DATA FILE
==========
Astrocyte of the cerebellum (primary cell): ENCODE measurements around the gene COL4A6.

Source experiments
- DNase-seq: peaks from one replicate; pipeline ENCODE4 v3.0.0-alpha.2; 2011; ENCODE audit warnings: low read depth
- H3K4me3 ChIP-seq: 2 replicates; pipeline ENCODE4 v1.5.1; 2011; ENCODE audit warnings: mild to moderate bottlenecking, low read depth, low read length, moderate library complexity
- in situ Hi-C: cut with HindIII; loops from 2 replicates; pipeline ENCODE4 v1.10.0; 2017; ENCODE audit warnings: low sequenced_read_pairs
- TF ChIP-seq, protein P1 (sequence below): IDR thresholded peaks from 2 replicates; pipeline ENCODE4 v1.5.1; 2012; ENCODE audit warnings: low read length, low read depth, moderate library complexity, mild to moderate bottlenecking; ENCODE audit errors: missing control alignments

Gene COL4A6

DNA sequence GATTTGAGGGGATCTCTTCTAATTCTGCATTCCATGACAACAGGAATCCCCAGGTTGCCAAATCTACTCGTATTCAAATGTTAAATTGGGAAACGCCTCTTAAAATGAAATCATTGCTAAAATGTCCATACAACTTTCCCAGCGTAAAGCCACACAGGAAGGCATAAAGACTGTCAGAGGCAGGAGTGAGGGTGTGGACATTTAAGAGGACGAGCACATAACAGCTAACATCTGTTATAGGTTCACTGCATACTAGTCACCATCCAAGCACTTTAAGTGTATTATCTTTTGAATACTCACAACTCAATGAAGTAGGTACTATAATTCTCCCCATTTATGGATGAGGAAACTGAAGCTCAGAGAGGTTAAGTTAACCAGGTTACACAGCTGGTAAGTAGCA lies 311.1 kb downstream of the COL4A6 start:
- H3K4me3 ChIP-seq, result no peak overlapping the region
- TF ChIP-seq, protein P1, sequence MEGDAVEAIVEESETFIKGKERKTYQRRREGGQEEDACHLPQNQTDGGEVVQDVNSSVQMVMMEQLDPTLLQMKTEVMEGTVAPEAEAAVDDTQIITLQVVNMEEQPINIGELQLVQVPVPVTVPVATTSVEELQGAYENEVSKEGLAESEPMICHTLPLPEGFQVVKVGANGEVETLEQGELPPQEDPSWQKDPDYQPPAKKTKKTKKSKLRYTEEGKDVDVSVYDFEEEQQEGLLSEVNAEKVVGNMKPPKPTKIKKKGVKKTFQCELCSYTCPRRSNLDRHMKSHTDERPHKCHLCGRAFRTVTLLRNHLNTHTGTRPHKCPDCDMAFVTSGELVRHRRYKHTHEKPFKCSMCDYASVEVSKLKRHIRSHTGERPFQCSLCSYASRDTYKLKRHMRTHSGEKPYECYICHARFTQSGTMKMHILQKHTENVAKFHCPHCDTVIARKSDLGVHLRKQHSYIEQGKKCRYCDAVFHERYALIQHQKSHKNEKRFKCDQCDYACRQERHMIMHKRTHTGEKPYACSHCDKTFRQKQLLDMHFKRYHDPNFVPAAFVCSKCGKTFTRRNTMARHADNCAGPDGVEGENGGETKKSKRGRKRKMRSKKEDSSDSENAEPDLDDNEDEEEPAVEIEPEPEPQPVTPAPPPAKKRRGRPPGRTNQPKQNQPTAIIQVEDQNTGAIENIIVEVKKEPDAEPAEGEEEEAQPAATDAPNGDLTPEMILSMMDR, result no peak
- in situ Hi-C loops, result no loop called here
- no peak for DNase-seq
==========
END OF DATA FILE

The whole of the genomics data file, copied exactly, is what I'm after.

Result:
Astrocyte of the cerebellum (primary cell): ENCODE measurements around the gene COL4A6.

Source experiments
- DNase-seq: peaks from one replicate; pipeline ENCODE4 v3.0.0-alpha.2; 2011; ENCODE audit warnings: low read depth
- H3K4me3 ChIP-seq: 2 replicates; pipeline ENCODE4 v1.5.1; 2011; ENCODE audit warnings: mild to moderate bottlenecking, low read depth, low read length, moderate library complexity
- in situ Hi-C: cut with HindIII; loops from 2 replicates; pipeline ENCODE4 v1.10.0; 2017; ENCODE audit warnings: low sequenced_read_pairs
- TF ChIP-seq, protein P1 (sequence below): IDR thresholded peaks from 2 replicates; pipeline ENCODE4 v1.5.1; 2012; ENCODE audit warnings: low read length, low read depth, moderate library complexity, mild to moderate bottlenecking; ENCODE audit errors: missing control alignments

Gene COL4A6

DNA sequence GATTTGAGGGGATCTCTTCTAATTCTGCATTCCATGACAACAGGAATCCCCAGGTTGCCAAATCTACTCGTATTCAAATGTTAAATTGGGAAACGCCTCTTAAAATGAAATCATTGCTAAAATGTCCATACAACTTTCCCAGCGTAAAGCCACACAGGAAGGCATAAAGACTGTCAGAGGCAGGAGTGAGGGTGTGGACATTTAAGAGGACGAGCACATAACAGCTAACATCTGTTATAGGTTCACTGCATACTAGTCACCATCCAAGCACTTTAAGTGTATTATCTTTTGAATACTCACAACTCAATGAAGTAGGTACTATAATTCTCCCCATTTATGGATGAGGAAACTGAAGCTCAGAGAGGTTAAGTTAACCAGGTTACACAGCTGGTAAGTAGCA lies 311.1 kb downstream of the COL4A6 start:
- H3K4me3 ChIP-seq, result no peak overlapping the region
- TF ChIP-seq, protein P1, sequence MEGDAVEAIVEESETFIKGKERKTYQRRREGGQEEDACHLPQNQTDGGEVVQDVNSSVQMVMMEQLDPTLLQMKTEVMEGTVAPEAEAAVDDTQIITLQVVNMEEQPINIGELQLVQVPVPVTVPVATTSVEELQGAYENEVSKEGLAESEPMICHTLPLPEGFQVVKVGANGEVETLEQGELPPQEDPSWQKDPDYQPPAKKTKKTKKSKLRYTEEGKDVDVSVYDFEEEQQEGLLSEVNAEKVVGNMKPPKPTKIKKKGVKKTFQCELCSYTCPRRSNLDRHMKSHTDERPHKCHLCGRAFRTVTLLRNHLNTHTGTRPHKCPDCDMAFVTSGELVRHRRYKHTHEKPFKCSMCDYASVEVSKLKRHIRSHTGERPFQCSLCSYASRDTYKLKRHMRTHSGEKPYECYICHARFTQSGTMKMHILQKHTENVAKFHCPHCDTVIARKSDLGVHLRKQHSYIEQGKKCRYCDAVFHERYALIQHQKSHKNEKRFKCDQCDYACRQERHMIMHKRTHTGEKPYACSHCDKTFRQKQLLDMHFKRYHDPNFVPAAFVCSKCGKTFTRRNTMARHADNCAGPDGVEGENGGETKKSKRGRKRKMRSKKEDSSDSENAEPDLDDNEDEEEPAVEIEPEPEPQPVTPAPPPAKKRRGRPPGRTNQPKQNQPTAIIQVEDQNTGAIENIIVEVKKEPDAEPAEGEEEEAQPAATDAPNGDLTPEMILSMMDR, result no peak
- in situ Hi-C loops, result no loop called here
- no peak for DNase-seq